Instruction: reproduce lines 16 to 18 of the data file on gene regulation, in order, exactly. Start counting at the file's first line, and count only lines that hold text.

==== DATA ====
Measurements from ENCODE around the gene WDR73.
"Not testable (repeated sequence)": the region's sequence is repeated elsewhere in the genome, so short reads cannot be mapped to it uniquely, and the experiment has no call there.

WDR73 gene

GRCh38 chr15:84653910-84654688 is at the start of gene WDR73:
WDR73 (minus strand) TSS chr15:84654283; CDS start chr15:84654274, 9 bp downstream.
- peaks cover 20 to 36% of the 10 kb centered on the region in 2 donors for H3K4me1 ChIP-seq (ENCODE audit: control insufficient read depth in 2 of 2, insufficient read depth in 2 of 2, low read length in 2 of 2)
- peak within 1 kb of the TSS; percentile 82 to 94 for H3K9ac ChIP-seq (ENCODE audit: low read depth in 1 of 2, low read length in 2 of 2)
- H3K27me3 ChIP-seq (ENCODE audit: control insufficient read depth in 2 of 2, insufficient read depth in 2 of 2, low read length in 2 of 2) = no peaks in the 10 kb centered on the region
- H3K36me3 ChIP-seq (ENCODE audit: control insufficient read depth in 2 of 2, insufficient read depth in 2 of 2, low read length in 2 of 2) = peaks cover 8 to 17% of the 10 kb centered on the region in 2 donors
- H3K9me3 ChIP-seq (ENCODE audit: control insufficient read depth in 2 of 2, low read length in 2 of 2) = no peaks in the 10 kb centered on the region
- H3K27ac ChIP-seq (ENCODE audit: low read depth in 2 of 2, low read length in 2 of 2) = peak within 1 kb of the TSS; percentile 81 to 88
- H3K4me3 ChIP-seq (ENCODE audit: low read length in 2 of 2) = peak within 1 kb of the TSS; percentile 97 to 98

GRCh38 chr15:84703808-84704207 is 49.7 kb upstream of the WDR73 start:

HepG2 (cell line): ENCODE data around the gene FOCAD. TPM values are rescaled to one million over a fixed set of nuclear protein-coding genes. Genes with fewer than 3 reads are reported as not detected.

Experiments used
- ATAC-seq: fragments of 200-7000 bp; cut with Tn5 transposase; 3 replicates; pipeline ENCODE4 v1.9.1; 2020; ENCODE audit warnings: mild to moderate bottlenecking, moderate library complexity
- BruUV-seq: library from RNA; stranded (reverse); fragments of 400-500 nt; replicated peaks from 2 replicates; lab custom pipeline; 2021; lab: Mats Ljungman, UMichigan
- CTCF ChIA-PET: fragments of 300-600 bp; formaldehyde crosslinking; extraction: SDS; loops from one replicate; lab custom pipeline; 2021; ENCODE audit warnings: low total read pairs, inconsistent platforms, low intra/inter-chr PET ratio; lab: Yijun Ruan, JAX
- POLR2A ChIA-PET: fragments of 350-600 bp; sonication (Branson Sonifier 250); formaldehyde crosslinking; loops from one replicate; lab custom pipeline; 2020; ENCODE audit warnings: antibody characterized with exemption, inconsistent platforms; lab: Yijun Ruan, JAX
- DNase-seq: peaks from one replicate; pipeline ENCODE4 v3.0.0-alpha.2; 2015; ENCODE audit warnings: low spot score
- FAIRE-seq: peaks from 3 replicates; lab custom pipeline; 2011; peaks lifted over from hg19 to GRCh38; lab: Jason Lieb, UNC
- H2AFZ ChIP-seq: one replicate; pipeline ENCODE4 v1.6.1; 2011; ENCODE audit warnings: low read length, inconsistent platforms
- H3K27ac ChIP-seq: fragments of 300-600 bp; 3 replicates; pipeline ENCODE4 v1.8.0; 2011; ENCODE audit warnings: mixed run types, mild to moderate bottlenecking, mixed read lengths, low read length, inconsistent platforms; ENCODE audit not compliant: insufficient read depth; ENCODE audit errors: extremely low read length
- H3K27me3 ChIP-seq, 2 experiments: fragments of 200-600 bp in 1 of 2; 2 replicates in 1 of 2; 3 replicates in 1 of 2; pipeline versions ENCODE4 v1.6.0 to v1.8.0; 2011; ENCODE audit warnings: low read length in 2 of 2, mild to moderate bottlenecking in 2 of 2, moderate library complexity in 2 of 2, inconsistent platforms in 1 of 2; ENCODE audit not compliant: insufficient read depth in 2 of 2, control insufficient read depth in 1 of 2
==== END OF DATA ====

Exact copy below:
- ATAC-seq: fragments of 200-7000 bp; cut with Tn5 transposase; 3 replicates; pipeline ENCODE4 v1.9.1; 2020; ENCODE audit warnings: mild to moderate bottlenecking, moderate library complexity
- BruUV-seq: library from RNA; stranded (reverse); fragments of 400-500 nt; replicated peaks from 2 replicates; lab custom pipeline; 2021; lab: Mats Ljungman, UMichigan
- CTCF ChIA-PET: fragments of 300-600 bp; formaldehyde crosslinking; extraction: SDS; loops from one replicate; lab custom pipeline; 2021; ENCODE audit warnings: low total read pairs, inconsistent platforms, low intra/inter-chr PET ratio; lab: Yijun Ruan, JAX